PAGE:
MRSEC Program Overview

Welcome to the internet hub of the Materials Research Science and Engineering Centers (MRSEC). This website provides organized information and resources at the various MRSECs for the international scientific, industrial, and educational materials research and development communities.

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Program Highlights

May 22, 2015

Surface Alignment and Handedness of Chromonic Liquid Crystals

Fig. 2.  (left) A twisted escaped-radial (TER) director configuration; in the perspective view, yellow rods represent LC directors which escape to the left (West).  (right) Schematic diagram of a radial defect between two chiral TER domains, and (top-right) polarization microscopy image of the corresponding defect. Chromonic liquid crystals (CLCs) are different from typical LCs used in displays, in part because they “live” in water and thus hold untapped potential for coupling LC phenomenology with biological media. Furthermore, CLCs twist very easily compared to bend and splay deformation, and the consequences of this giant elastic anisotropy are not well understood. Recently, Collings, Lubensky, Yodh & Johnson developed a new alignment layer for CLCs based on parylene (Fig. 1); it enabled homeotropic surface anchoring (i.e., perpendicular anchoring) [1].

Collings, Lubensky & Yodh applied the scheme to become the first to realize homeotropic surface alignment of CLCs in geometries with curvature. In cylinders, the interplay between anisotropic elasticity, surface anchoring, and confinement geometry caused the CLCs to adopt chiral structures even though they are achiral materials [2]. Experiments in cylinders discovered a new LC structure, the twisted escaped-radial configuration, and new classes of topological defects that arise because twist-handedness and escape-direction can be different (Fig. 2). The work teaches about the origins of chirality or “handedness,” and it suggests a novel mechanism for how nature can be exploited to create right- and left-handed functional structures.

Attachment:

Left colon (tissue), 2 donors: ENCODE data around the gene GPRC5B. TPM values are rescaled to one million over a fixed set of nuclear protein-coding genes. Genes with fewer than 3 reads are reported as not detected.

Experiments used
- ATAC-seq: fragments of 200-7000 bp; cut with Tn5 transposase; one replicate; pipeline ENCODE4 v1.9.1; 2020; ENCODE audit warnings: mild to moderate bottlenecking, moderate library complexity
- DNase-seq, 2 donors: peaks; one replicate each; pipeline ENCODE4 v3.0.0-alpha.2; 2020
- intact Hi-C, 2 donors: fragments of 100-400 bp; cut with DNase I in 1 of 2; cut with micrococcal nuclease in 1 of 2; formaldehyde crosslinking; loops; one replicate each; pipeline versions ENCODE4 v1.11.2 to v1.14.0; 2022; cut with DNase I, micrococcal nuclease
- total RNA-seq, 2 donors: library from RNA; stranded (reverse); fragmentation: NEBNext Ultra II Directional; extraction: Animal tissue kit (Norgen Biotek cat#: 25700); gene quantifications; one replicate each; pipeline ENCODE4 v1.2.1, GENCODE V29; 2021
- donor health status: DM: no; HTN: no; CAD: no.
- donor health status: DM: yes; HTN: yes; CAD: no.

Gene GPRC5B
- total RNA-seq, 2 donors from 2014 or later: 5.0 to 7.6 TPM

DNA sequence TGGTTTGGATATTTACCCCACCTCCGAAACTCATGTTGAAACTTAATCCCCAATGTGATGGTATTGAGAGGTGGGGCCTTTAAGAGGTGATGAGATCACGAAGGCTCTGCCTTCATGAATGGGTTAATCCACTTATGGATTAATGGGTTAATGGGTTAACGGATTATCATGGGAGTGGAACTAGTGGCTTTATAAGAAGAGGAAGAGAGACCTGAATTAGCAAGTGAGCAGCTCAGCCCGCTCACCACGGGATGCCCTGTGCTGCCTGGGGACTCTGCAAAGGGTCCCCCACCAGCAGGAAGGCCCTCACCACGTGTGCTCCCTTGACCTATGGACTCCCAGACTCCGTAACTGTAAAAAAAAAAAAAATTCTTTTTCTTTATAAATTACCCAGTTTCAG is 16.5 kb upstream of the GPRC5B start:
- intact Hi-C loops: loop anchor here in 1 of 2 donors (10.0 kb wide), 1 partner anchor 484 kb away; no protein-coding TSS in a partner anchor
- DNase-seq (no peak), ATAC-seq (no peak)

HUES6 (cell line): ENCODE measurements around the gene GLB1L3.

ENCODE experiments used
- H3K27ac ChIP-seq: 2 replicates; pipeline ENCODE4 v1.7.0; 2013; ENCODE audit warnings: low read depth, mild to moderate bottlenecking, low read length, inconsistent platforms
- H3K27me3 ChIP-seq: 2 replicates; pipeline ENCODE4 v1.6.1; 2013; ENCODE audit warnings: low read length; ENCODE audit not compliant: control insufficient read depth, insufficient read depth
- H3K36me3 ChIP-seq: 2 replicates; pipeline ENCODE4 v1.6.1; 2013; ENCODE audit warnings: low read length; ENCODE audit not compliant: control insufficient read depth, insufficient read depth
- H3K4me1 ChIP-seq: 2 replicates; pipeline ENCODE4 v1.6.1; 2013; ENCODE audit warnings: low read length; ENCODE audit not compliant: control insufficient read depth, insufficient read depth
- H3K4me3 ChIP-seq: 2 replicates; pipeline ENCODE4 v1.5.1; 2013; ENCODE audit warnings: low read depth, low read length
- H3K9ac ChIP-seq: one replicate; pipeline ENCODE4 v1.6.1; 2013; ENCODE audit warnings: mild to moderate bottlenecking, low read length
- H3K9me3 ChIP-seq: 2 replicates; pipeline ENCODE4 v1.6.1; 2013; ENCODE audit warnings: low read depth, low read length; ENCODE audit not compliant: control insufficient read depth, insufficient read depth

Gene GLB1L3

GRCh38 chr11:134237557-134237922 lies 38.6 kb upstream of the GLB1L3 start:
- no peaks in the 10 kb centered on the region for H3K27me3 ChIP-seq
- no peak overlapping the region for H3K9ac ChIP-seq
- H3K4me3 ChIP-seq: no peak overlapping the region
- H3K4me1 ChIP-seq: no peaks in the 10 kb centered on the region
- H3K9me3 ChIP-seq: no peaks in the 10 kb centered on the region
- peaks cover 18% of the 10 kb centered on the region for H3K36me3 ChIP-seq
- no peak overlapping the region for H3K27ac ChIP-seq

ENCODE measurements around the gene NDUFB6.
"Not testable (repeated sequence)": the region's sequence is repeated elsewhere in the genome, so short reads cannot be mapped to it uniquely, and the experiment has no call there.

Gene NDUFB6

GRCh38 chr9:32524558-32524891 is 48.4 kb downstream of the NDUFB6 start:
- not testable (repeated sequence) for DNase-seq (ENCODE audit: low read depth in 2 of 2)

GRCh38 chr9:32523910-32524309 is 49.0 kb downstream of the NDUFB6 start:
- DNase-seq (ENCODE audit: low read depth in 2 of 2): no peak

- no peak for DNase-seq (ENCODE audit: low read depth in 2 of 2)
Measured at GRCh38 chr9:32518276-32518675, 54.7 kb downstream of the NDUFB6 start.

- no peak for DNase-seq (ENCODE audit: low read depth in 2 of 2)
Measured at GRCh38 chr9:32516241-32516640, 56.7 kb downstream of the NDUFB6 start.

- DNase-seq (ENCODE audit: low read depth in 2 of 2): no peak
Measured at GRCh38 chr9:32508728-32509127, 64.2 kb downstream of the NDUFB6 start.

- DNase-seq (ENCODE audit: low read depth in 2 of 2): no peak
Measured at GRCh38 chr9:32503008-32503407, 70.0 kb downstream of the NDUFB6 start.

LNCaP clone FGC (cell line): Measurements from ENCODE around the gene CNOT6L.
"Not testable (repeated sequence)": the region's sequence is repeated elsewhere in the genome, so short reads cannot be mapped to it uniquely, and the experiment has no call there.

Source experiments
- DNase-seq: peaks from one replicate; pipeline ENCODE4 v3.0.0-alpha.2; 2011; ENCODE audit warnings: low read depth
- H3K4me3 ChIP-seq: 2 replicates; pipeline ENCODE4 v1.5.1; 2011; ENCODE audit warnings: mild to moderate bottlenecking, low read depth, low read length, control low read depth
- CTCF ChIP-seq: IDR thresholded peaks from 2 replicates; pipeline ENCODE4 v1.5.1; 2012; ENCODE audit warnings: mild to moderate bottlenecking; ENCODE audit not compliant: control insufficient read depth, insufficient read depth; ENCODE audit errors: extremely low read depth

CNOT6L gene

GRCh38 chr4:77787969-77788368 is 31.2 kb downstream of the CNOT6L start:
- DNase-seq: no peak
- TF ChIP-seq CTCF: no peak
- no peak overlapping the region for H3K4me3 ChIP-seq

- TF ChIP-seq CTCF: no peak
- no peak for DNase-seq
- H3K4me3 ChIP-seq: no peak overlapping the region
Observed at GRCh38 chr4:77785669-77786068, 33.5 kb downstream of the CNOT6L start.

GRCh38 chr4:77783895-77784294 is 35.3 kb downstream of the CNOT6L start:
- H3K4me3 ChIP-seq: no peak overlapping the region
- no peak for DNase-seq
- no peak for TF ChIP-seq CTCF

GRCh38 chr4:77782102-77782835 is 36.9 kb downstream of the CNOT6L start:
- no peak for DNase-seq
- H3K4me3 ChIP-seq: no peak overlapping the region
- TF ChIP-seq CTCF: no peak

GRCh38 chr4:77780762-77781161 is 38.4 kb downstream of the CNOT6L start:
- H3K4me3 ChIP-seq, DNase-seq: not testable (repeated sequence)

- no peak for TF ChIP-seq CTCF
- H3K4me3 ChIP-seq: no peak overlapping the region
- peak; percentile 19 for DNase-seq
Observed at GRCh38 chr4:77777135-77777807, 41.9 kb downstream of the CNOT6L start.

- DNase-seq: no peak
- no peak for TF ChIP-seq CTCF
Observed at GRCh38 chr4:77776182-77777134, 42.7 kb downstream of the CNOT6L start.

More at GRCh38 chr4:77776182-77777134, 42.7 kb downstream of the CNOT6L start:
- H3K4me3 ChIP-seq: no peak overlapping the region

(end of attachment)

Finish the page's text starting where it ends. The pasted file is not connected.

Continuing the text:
[1] J. Jeong et al. (Langmuir, 2014).
[2] J. Jeong et al., (under review 2015).

May 19, 2015

Multifunctional Fiber Probes Provide New Tools for Integrating the Brain and Spinal Cord

MIT MRSEC researchers have developed flexible, multifunctional implantable probes that make it possible to simultaneously stimulate and record single cell neural activity, with the option of delivering therapeutic agents through the probe.